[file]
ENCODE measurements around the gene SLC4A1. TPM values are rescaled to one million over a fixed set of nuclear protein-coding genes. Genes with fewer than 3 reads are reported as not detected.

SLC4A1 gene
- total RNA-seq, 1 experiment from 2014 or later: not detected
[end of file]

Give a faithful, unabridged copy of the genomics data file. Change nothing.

ENCODE measurements around the gene SLC4A1. TPM values are rescaled to one million over a fixed set of nuclear protein-coding genes. Genes with fewer than 3 reads are reported as not detected.

SLC4A1 gene
- total RNA-seq, 1 experiment from 2014 or later: not detected